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Belters and bohemians: Opera Locos @Sadlers_wells

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At the start of the Opera Locos performance, the announcement says that they really are singing. You could be forgiven for wondering that, given the amplification turns up the backing track and the voices so loud that you can't always tell what's real. But this is a mostly harmless and slightly eccentric blend of opera classics fused with the occasional pop classic. However, recognising the pop tunes would help if you were over a certain age. The most recent of them dates back twenty years. It's currently playing at the Peacock Theatre .  Five performers play out a variety of archetype opera characters. There's the worn-out tenor (Jesús Álvarez), the macho baritone (Enrique Sánchez-Ramos), the eccentric counter-tenor (Michaël Kone), the dreamy soprano (María Rey-Joly) and the wild mezzo-soprano (Mayca Teba). Since my singing days, I haven't recognised these types of performers. However, once, I recall a conductor saying he wanted no mezzo-sopranos singing with the s

Last evil looks: Robert le Diable

Closing night of The Royal Opera's Robert le Diable was a drawn out affair. An opera that was described to me as Mildred Pierce meets The Omen , it could have been half its length if all the repeated phrases were cut. I don't recall ever seeing an audience so restless either who were mostly squirming or fidgeting throughout the four and a half hours of the performance. Meyerbeer's grand opera was an instant sensation when it first premiered 1831. Full of stuff that packed in the punters - drama, the occult, difficult music - over time it has not aged well. The story is inspired by a medieval legend of the devil's son. Robert, Duke of Normandy, has travelled to Sicily with the hope of marrying Princess Isabelle. But his companion, Bertram (who turns out to be more than just a friend) leads him astray. Cue chivalry, the occult and some incredibly outrageous French knight costumes that could have come direct from Monty Python and the Holy Grail. Closing night seeme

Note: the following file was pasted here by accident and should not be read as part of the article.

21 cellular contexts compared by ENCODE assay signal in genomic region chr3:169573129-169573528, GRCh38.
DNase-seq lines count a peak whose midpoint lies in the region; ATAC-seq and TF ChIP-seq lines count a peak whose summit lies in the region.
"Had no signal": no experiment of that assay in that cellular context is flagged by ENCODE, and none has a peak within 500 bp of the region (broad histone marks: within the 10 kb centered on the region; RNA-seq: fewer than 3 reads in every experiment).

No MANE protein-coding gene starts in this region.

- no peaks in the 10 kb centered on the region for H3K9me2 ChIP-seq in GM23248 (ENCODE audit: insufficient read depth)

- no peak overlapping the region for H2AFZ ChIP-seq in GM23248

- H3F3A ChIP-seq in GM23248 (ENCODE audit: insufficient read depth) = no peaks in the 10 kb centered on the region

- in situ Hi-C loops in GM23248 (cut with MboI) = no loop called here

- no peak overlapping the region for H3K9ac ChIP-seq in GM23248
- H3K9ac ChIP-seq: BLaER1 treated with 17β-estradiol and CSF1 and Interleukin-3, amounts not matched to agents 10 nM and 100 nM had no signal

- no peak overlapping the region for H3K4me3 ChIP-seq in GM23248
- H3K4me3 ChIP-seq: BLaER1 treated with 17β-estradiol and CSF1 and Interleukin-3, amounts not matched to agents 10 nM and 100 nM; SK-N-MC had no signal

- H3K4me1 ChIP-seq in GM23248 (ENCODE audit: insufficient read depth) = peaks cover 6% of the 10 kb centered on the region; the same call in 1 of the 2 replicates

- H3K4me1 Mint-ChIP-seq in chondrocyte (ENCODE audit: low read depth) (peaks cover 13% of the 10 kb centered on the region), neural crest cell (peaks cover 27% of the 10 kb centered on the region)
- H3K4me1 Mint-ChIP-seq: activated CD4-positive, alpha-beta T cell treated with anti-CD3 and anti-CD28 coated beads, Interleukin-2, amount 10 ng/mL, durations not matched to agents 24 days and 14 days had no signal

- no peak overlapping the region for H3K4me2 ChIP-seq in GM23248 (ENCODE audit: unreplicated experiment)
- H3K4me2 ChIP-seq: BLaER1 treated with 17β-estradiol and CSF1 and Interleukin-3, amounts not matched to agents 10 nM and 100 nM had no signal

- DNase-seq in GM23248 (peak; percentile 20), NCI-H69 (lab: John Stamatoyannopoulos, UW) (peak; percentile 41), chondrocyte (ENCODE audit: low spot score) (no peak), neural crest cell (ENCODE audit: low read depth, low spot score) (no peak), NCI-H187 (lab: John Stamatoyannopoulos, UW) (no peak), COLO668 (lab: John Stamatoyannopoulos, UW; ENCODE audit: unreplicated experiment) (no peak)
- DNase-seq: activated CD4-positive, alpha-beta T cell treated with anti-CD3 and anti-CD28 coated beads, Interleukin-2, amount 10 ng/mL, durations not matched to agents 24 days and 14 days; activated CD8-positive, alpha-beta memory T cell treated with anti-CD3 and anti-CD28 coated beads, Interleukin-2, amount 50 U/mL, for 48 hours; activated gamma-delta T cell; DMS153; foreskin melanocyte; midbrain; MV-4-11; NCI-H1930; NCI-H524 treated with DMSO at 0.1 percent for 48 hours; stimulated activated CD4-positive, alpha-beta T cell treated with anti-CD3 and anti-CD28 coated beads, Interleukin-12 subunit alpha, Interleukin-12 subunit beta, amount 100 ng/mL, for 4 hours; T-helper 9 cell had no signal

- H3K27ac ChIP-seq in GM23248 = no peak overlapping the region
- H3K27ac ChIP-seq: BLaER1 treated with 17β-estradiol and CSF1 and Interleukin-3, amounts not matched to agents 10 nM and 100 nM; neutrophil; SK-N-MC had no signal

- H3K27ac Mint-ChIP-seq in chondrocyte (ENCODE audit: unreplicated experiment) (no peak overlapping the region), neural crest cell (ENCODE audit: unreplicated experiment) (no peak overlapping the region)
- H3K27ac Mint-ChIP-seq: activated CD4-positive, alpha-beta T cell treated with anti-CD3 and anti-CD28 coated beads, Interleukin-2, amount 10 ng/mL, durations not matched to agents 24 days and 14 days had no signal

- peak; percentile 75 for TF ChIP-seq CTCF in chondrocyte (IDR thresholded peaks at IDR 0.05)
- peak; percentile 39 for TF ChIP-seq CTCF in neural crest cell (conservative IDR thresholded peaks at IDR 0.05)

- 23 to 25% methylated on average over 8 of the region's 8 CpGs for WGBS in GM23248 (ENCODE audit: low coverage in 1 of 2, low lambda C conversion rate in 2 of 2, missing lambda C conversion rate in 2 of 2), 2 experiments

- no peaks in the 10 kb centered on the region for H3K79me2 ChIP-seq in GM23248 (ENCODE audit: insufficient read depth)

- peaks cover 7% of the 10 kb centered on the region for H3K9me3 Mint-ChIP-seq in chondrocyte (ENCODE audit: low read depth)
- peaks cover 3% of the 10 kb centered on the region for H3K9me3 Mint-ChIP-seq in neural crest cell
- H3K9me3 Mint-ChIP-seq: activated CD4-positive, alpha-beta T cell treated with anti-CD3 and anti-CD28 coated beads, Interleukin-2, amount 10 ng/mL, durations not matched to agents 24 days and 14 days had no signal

Opera Last Look: Werther

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If opening night was a sensation watching Rolando Villazon in the title role, closing night didn't disappoint either. At the curtain call Villazon was very excited and shouting like a very satisfied man. The audience was on its feet applauding. It was mutual admiration. Villazon's performance made Werther, a tragic story about a young troubled poet who falls in love with a woman committed to someone else, incredibly passionate and engaging. His act three aria was worth the price of admission alone. Even in the context of an incredibly melodramatic opera, you couldn't help but be drawn into this world. And at the curtain call I couldn't help but think he must be awfully fun at parties. Opposite Villazon was Sophie Koch  playing Charlotte, the woman who is his obsession sounded great too. But focus of the  opera is the tragic young poet. With Antonio Pappano in the orchestra pit, the music was incredibly lush and intense. All breathtaking stuff... It was enough to m